Saturday, March 17, 2007

Jia Zhang-Ke's new film "Still Life" / Nuri Bilge Ceylan's "Climates" at NWFF : Mar 16 - 22

Link to the Official "Still Life" Site

Link to Official "Climates" Site

Two examples of new cinema that differ much from each other in stylistic approach and how each translate their fundamental concerns to visual narrative, but deal in similar existential questions, interpersonal relationships and cultural/political environment motivating/effecting change in individual lives.

Ceylan's film belonging more to the shool of Antonioni and Bergman in its exploration of the inner life of the characters, their thoroughly disintegrated romantic relationship (yes, its uberuplifting) and the changing landscape that surrounds them through shifting location and seasons. This was a fave of mine from last year (made the nerdish 'films of the year' list) and its a treat (and a bit of a reaffirmation) to see it on the current schedule for the Northwest Film Forum this month.

Director Jia Zhang-Ke has had a number of critically lauded films in the past half-decade, and is often spoken of as the highest-profile of the 6th generation of Chinese filmmakers. His previous feature "The World" made many critical polls in 2005 (including my own) and his newest "Still Life" has already managed to eclipse it by winning the highest award offered, the Golden Lion, at this years Venice Film Fest on its European premier. This is an example of cinema that both defies comparison and a easy history of association that proceeds it. Set in the 'Three Gorges' dam project in central China the film frames lives, landscape and rural history slowly sinking into the massive waters of the Yangzhe reservoir project, an event economically and politically motivated/executed with (seemingly) little or no regard for the losses involved. History, lives, families, friendships, tradition are all swallowed up by the rising waters. That its a film dealing in fundamental intimate concerns - two romantic relationships (one having parted for over a decade and the other convening to address the 'whys' of it all after a year of silence) set literally 'within' the massive, monolithic scale of the of the river valleys and demolition projects tearing down cities of brick and cement (by hand!) in advance of the rising waters - lends the whole experience the most otherworldly effect I've seen in cinema where no notions of the 'metaphysical' or 'dreamlike' are directly addressed by the film itself. Zhang-ke benefits from what is probably one of the most profound settings ever seen in cinema (the grandeur of the destruction/change pictured is beyond comparison) but its his depiction of the intimacy (and physicality) of his characters within this landscape, paced to the strength of his quiet storytelling that make the film more than just a document of monumental geographical and societal change. Events larger than life, viewed from the perspective of those who's daily lives are being displaced by the course of large-scale economic and historic 'progress' (aka: modernization) - its in this intersection of perspectives that the film generates its particular beauty and incomparable(?) character. (I can think of no other film/director in my experience to reference in speaking of "Still Life" - possibly a strange mix of the scale of Herzog's "Aguirre" and Tsai-Ming Liang's bodily intimacy? Set in modern communist China? ... I dunno. ) The result is easily the best piece of 'new' cinema I've seen in a good year or more. Looking forward to an eventual theatrical run stateside. Believe I've read that the NY Lincoln Film Center will feature the US premiere in the coming month(s):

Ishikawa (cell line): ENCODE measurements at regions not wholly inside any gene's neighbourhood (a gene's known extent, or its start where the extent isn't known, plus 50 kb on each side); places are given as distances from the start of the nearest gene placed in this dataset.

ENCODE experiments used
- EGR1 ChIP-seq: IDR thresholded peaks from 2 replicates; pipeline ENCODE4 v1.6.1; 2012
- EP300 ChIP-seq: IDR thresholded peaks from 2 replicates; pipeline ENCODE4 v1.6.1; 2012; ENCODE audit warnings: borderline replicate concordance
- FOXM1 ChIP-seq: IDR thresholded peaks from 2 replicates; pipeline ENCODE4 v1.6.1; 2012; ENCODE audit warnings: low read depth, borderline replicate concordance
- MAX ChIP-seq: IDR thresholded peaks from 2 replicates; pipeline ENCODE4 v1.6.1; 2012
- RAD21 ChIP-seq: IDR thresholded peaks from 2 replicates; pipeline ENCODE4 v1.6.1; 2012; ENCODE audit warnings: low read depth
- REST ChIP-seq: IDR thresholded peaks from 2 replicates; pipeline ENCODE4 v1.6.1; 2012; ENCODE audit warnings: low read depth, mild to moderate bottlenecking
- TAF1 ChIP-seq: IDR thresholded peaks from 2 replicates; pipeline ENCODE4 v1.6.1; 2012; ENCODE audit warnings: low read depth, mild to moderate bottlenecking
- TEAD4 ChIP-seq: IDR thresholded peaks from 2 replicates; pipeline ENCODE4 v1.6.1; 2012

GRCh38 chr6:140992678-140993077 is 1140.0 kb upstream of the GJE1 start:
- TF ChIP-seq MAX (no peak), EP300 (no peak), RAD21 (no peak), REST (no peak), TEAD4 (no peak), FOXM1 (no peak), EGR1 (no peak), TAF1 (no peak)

Link to the Lincoln Film Center Site